The question of whether ashes of a deceased person can be divided comes up often among family members, distraught over the loss of a loved one, and particularly in modern day family situations with divorced parents and blended families.
This question was answered in 2014 in the Fourth District Court of Appeal’s opinion in Wilson v. Wilson, 138 So. 3d 1176 (Fla. 4thDCA 2014). Ashes are not property as defined by Fla. Stat. 731.201(32) and thus not subject to partitioning or division.
The facts in Wilsonare tragic. The decedent was 23 years old, single, with no children, and was killed in a car accident. He was intestate. He left no instructions on the disposition of his body. His parents, who had divorced prior to their son’s death, served as co-personal representatives, and were the sole beneficiaries.
The parents decided to have their son’s body cremated, but then the dispute arose as to the disposition of his ashes. His father petitioned the probate court to have the ashes partitioned, or divided, as property, asking the probate court to allow each parent to dispose of half of the ashes they desired. The mother opposed the request to divide the ashes, for religious reasons.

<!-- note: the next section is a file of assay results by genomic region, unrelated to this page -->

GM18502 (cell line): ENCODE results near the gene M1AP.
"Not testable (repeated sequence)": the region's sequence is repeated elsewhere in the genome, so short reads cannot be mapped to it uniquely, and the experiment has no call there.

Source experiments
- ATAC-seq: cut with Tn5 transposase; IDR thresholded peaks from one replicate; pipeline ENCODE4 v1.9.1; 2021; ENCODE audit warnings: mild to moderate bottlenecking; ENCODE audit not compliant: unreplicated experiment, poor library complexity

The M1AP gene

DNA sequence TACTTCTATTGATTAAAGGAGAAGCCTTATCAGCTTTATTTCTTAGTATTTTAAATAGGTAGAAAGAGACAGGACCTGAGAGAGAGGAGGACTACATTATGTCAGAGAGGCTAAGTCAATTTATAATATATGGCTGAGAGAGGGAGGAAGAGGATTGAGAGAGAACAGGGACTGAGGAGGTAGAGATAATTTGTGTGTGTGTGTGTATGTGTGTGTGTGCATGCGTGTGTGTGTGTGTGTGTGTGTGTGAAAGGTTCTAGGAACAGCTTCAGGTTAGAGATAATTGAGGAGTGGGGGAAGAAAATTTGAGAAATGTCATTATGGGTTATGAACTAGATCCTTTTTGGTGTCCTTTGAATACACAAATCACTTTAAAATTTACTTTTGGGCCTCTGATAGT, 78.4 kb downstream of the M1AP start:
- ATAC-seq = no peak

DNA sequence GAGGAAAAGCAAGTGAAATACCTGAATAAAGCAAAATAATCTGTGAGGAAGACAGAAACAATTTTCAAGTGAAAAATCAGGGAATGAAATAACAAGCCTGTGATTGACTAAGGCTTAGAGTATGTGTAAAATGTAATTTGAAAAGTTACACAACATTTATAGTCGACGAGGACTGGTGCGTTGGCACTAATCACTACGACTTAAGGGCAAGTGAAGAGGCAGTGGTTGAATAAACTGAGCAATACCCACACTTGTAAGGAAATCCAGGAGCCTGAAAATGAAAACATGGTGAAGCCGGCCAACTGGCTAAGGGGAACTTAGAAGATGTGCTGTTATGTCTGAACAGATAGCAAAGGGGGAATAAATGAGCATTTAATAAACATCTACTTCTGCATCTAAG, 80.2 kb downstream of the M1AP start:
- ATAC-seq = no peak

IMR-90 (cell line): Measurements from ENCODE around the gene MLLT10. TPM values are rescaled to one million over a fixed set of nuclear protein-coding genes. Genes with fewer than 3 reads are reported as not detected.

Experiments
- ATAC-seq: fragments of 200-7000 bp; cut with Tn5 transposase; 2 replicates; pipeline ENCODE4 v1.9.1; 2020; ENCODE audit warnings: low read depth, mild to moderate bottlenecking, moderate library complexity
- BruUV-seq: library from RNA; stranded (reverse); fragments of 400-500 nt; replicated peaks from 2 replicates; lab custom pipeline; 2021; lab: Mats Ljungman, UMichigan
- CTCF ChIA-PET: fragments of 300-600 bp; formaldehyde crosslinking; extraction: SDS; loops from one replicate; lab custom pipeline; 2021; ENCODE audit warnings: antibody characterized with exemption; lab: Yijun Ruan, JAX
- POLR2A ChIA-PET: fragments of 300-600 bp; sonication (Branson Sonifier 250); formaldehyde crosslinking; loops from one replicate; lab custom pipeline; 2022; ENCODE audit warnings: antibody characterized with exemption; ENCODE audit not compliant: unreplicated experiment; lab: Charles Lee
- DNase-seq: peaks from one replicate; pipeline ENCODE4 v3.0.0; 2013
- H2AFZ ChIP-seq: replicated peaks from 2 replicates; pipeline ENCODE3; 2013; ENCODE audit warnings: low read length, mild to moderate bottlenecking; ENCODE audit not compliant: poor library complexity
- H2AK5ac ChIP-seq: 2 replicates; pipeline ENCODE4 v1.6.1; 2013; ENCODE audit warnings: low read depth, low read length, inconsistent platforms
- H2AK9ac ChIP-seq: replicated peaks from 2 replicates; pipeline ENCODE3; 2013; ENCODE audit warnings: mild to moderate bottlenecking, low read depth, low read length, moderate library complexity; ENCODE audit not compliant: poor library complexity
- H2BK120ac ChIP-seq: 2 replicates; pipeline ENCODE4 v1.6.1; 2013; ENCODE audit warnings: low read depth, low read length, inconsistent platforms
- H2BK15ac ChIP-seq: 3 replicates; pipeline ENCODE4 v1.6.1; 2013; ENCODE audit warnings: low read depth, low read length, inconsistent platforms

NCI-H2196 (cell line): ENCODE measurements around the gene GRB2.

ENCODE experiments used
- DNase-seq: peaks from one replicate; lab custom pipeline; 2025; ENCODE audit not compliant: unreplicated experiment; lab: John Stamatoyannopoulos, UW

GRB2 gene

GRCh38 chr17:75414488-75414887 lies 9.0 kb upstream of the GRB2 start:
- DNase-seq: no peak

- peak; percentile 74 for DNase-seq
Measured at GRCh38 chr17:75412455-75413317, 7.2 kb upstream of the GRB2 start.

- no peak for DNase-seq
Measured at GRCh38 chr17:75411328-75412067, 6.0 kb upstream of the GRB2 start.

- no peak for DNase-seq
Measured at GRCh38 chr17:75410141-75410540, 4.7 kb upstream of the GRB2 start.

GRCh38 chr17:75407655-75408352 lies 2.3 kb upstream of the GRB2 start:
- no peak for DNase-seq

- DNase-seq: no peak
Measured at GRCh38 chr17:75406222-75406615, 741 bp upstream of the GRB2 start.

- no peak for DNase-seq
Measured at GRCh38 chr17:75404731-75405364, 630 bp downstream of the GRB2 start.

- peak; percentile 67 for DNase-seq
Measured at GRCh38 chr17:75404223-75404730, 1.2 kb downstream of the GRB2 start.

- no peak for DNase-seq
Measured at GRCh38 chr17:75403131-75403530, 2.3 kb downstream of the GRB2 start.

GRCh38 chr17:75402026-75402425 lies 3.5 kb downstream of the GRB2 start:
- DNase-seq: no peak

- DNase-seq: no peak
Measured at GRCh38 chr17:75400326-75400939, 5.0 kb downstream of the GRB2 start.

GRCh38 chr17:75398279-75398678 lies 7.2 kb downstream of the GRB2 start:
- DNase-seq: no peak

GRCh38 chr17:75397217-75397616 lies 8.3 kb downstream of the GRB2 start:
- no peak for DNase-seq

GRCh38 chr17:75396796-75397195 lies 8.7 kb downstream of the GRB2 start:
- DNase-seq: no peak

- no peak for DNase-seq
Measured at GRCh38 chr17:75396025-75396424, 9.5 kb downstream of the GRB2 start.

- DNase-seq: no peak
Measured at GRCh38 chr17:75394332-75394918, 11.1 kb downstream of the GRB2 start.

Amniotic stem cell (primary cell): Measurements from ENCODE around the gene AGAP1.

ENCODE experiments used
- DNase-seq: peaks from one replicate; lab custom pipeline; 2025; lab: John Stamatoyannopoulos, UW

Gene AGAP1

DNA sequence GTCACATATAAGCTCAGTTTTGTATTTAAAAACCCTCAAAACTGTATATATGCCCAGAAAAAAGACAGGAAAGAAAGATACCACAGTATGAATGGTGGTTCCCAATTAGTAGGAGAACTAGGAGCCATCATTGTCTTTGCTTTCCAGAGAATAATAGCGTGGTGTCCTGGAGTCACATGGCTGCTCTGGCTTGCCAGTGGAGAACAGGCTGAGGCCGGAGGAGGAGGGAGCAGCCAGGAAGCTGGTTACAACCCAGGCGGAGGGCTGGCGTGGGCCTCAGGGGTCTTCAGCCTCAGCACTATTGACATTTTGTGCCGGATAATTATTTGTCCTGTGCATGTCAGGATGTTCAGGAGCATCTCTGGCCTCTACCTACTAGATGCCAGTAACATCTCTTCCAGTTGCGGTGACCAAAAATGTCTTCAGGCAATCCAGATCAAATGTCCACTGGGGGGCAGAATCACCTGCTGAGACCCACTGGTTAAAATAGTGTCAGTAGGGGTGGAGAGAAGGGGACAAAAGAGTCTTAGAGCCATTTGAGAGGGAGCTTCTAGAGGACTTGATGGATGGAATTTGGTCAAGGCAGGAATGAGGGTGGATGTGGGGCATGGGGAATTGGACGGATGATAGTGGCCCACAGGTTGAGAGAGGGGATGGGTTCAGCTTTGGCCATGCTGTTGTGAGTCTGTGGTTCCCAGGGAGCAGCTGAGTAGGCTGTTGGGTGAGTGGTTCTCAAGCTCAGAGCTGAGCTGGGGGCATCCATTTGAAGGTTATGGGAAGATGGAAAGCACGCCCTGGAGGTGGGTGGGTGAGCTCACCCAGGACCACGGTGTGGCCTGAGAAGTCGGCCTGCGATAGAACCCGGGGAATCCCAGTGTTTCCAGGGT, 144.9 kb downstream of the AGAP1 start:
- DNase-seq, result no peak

The trial court found that the ashes could not be divided or partitioned, because the ashes are not “property”. The father’s petition was denied, and the appeal was filed.
Even after considering authority of other states, the Fourth District Court of Appeal confirmed the probate court’s decision. The court acknowledged the sensitivity of the issue, and while it may be the desire of a decedent’s next of kin as to division of remains, remains are not property to be divided.
Should you have questions on instructing the disposition of remains, as part of your estate planning, please seek the advice of an experienced estate planning attorney.